So, I went early to the Paris, Paris with Claire and Yann last Friday to hear the dj set of my pal Leo. Honestly, the place was rather welcoming and the music was plainly good. People were in for the dancin' and that was good news to me. The pretty boys that flocked the place weren't a bad thing to have either. I drank far too much but all in all, I had a good time.
Disappointing was le Baron, where I went on Tuesday night with David and Alex: too young a crowd, a rather mediocre band showcase, and this nauseating feeling of looking at the high-society on display with a touch here and there of foreigners convinced that there was no other place they could be seen at. You can add to that that the boys and girls were not attractive: in short, a simple disaster. But I'm willing to think it wasn't the right night, the right music.
It could also be the difference between a place located in the 1st district (bourgeois but central, hence crossed by a very diverse crowd, especially coming from surrounding popular areas like les Halles, les Grands-Boulevards and further areas in the 9th direct in line with Pigalle/Clichy) and a place located in the 16th district (ex-centered, psychologically too far too reach for most parisians except for the ones who actually live in the 16th, and who constitute a very special crowd, a mix of drug-addicts wealthy teenagers, ugly old men and their mistresses, rock-band-members-wannabes aristocrats and soon-to-be Sarkozy voters). Make your choice!

--Joëlle.

16 January 2007

And then there was Light!

Finally, we're launching the Dorkbot event in Paris. It was about time!
There are a lot of initiatives in France around electronic art and interaction design but we hardly know each other. It's like there's one network here, one network there, and no bridges between them.
I hope this event is a possible way to bring people together if only to put a face on a name that we're aware of.
So if you're in Paris on the 24th of January, come around... If not, there'll be surely other opportunities to join doing strange things with electricity. From then on, we'll probably do a Dorkbot event every 2 months or every month depending on the working forces.
In a next post, I'll try to list most of the actors involved around electronic art in France and their network to draw a map of what's going on in this lovely country.

--Joëlle

12 January 2007

New year, new life, new mac

12 years ago I went to the Sinai with Joachim, our relationship was ending. I had started another one few months before with Renaud with whom I was very much in love but I had planned long before a trip to Israel with Joachim so we decided to go anyway. The trip was quite colourful and lovely, it was my way to be in Israel without a family context. This winter I went back to the Sinai with my friends Bertrand and Martin. It was very different, we were almost the only people in the bedoui camp, the weather was windy in the day and cold at night but it was real vacations, like I didn't take in quite a long time. All we did was reading, sleeping, playing cards, eating and sunbathing when it was possible. We also spent time in the Negev desert, the Dead Sea and Jerusalem. Tel-Aviv was our base and I enjoyed the city from the inhabitant perspective, staying at Lior's place in this dodgy, hip, curious district of Florentin. Although I travelled to Israel few times within the last 12 years, I connected this trip directly to the one I took with Joachim because of the Sinai. A way to look at the past with much fondness, without any nostalgia, with tenderness for the girl I was at 20. I got random news from Ibrahim, the Sudanese guy who had a camp in Tarabin where I stayed but who is now in Cairo but has another camp during the summer, norther of Tarabin because it's not like what it used to be.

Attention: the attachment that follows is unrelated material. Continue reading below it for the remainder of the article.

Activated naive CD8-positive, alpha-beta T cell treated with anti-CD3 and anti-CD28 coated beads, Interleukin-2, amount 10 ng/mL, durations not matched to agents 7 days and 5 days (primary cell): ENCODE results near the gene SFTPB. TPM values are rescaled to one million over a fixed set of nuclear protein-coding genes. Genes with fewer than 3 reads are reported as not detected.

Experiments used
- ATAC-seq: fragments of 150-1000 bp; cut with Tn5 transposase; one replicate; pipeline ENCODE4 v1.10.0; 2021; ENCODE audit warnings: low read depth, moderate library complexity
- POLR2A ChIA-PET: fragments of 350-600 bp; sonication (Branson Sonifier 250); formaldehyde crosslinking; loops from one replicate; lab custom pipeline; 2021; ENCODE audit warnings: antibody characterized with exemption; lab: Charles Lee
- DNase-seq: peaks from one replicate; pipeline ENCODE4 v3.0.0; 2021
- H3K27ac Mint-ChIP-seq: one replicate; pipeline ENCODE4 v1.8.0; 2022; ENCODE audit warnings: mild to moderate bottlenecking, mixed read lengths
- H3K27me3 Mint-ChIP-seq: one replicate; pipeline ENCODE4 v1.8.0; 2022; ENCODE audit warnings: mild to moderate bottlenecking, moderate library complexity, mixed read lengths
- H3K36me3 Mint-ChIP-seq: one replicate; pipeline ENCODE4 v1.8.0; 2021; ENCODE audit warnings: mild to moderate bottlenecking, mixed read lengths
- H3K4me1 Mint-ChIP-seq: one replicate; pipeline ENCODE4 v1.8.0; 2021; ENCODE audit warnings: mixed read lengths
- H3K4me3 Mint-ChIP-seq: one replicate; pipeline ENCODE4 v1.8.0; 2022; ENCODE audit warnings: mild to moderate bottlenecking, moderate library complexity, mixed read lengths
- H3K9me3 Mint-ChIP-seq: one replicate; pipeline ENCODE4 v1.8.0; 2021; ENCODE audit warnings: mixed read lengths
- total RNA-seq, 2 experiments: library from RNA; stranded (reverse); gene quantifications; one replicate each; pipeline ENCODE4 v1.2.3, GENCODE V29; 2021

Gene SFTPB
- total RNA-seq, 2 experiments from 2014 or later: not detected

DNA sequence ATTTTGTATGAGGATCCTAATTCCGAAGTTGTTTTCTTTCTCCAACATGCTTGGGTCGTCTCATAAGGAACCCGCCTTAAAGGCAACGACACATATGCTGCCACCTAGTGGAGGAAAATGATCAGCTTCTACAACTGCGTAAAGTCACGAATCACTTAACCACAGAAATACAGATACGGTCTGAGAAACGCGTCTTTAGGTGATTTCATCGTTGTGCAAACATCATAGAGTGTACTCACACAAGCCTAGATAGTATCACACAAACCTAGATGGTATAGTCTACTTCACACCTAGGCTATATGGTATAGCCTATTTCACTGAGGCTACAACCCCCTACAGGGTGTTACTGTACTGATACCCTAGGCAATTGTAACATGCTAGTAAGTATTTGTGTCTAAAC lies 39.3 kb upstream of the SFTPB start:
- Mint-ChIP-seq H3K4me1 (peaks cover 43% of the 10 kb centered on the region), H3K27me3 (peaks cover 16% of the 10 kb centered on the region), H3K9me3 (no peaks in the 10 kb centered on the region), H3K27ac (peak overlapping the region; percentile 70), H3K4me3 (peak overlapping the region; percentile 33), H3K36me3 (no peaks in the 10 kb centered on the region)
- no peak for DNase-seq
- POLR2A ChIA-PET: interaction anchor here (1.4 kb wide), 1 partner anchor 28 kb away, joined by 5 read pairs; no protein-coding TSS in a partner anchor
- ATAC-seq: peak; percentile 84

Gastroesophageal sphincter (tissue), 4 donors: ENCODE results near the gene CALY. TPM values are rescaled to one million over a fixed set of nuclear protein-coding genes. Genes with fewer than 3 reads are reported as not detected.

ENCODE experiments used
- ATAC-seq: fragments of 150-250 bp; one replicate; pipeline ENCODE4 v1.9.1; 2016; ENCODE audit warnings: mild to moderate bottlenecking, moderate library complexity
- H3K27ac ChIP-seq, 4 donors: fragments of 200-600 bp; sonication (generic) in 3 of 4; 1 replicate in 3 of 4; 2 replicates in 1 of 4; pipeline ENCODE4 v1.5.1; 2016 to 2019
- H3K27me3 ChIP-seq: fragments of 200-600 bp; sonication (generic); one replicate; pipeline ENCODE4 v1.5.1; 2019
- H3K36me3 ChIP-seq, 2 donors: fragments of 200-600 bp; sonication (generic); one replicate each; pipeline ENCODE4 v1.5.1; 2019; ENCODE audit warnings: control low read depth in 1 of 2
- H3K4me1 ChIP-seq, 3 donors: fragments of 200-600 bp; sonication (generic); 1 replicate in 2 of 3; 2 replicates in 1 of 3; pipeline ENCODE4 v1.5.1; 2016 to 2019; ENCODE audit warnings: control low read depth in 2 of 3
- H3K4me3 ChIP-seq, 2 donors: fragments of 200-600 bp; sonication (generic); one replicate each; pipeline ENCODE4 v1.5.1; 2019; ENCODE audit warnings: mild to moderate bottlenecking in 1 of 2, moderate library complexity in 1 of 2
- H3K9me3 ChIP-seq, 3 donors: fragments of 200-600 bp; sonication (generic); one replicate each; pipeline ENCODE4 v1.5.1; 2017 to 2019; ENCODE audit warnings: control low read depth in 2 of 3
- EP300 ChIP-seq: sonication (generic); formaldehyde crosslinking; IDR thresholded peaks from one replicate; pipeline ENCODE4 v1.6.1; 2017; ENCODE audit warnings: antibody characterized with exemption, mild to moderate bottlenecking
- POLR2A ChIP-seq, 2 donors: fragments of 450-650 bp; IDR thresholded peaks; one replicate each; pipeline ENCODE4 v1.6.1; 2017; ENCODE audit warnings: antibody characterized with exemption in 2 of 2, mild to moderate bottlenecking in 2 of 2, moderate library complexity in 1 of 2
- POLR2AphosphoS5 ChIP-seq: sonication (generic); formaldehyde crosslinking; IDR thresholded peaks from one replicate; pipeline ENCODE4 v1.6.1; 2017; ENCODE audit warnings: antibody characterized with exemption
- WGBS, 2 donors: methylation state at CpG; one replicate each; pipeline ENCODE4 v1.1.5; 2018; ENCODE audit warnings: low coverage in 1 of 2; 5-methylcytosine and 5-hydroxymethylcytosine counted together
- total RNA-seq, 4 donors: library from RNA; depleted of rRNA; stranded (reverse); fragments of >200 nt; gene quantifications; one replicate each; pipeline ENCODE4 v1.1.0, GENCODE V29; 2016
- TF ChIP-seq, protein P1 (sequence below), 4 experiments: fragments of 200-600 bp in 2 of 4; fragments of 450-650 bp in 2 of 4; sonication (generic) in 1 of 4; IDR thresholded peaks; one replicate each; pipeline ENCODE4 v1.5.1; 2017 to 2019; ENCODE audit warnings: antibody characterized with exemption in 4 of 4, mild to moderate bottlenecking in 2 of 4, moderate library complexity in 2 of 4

Now Paris again, where I feel more and more comfortable, and is now my base for sure after my plans for Berlin failed. But even then, because I feel more stable, I imagine new plans to work around the world. I have an exhibition to prepare for Tokyo next August and I hope to spend more time in Japan in 2008 if the application I made with Julie for the artist-in-residence Villa Kujoyama gets accepted.
As the new year begins, I get excited by the potential in front of me - before I left for my winter vacations, I thought that my professional life and my love life were set at least for some time. I had to resee things as both these clear horizons shifted to dark in a radical way. But the positive thing is that it doesn't get as exciting as much as when you have to start all over. Which is why, first thing first, I ordered a new Macintosh. I'm sure my flatmate is happier with that choice than if I had gotten a dog instead.

--Joelle.